Do you remember the feeling of "going blank" when the teacher called on you to answer a question in class? Did you feel like you forgot how to read when the teacher asked you to read out loud?
Fear of public speaking is consistently cited as a major phobia in people of all ages. Why do our brains fail us when we're called upon to speak or read in front of others? It's not just embarrassment or shyness – it's the effect of short-term stress.
What happens to our bodies when we experience stress?
During short-term stressful events, we experience sudden spikes of the stress hormone cortisol, which causes a number of cognitive and physical reactions in our bodies. In addition to agitation and nervousness, cortisol spikes impact the communication between regions of the brain associated with learning and memory.
Continuously high levels of cortisol can inhibit cognitive functions like planning, focus, impulse and emotional control. Since our brains function best when we are relaxed, finding tactics for reducing the effects of short-term stressors will lead to lower risks of long-term stress.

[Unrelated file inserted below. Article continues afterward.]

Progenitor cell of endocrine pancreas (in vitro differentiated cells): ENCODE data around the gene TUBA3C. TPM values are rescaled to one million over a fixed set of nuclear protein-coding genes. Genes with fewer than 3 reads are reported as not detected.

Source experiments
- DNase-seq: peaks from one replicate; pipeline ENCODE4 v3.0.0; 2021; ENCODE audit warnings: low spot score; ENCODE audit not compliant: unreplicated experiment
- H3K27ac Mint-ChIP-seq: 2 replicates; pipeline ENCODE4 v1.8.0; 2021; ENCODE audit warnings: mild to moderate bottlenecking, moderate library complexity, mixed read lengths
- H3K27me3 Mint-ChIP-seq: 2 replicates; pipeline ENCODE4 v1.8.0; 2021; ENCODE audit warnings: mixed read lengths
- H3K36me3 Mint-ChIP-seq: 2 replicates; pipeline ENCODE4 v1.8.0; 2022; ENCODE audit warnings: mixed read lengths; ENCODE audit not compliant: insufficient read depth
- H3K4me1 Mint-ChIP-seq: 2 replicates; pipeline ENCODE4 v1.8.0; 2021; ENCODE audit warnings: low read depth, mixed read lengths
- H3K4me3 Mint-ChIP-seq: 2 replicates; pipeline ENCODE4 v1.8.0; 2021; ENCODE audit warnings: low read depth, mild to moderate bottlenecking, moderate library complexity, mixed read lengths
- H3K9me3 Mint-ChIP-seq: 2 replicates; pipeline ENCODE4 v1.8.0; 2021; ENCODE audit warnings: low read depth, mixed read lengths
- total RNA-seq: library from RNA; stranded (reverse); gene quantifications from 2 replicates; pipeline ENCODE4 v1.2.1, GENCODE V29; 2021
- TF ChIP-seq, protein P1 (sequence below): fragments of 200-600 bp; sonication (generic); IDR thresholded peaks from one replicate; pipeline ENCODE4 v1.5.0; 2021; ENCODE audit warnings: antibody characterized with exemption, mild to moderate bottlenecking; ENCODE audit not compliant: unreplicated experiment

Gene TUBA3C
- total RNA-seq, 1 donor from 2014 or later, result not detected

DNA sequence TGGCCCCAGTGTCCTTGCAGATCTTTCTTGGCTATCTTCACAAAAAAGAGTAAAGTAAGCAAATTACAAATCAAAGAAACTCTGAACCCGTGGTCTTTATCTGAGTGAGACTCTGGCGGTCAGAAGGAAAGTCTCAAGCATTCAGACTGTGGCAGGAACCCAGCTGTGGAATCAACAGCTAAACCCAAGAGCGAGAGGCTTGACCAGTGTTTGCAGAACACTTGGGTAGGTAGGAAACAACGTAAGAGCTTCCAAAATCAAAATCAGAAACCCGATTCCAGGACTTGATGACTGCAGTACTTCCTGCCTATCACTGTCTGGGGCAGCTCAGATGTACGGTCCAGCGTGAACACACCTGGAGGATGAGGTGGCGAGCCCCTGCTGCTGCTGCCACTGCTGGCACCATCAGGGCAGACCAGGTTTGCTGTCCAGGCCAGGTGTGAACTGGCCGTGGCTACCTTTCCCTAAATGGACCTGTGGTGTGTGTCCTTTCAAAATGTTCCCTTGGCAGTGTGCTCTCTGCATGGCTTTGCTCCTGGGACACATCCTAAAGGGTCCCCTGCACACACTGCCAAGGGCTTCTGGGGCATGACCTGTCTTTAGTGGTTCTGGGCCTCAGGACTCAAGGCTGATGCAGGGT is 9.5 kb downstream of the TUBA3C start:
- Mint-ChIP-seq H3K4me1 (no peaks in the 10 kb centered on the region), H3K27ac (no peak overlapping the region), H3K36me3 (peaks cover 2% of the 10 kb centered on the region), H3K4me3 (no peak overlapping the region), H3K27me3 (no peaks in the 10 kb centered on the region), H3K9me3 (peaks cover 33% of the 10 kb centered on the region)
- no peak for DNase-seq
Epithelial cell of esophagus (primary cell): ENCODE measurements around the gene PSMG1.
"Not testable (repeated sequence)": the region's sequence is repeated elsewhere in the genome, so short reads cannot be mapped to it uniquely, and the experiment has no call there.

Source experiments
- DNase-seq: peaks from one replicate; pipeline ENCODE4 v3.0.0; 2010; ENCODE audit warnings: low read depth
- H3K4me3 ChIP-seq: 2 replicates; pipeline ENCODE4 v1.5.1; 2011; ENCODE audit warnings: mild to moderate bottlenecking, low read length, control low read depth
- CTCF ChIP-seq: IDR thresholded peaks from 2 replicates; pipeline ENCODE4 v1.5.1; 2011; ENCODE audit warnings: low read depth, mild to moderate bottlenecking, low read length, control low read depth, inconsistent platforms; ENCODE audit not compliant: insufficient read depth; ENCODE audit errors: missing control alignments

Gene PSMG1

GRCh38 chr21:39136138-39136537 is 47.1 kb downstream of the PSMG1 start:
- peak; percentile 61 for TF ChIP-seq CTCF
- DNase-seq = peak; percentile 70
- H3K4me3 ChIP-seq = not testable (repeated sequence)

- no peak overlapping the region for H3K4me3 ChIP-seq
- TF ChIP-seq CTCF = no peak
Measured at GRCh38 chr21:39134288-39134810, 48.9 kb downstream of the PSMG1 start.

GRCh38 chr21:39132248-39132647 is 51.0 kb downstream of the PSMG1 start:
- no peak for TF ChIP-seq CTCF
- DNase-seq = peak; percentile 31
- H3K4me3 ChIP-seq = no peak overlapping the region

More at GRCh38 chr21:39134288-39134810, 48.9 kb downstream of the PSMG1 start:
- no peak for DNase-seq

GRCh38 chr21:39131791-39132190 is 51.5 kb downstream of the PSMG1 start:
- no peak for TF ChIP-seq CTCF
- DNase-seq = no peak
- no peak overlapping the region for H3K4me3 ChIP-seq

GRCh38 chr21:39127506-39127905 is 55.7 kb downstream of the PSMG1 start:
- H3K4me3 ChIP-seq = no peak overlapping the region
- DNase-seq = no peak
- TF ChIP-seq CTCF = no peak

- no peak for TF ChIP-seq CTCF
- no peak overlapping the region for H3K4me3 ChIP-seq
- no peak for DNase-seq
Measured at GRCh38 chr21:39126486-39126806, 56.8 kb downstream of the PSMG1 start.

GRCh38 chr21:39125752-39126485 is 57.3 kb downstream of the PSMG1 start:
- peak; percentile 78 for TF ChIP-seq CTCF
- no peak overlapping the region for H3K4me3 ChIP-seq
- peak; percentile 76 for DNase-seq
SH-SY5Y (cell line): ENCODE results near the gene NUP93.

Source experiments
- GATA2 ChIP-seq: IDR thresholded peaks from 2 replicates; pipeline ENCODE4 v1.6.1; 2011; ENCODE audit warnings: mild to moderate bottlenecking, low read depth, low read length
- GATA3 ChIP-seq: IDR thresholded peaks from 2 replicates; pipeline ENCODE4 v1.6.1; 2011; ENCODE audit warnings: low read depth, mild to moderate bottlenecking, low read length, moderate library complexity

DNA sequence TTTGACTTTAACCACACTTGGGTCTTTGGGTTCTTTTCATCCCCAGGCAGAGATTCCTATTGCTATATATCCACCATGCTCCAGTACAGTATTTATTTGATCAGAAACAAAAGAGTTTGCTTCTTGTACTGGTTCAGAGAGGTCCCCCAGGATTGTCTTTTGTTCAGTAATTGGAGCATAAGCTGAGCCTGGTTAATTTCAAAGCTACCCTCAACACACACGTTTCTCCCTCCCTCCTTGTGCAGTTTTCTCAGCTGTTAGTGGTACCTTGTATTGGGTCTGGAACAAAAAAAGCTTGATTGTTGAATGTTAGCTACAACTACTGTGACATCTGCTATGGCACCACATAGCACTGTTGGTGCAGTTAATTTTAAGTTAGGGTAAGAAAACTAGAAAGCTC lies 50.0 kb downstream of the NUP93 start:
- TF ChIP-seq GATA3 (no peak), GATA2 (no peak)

Identify short-term stress reactions
Pay attention to how your kids react in suddenly stressful situations. Reactions may range from stomachaches to becoming uncharacteristically quiet or extremely agitated. Try these ways to help your child cope with sudden stress:
- Prepare – Talk with your children about specific situations that cause stress, and brainstorm ways to alleviate the pressure.
- Breathe – Teach your child to breathe in deeply and exhale slowly a few times when he or she begins to feel the stress mounting.
- Practice – If reading aloud is a big issue, let your child read aloud to you and family members or friends. This will help him get used to reading in front of an audience.
- Play - "Freezing up" when questions are asked in class can be countered by making a game of answering questions. You and your child can work together to put homework related questions on cards. Then, you can each take turns drawing out cards and reading questions for the other to answer.
Stress may be inevitable, but with your help, your child can learn to use it to build skills. Contact the Literacy and Language Center at (415) 242-1205 to find out more about how we can help your child succeed.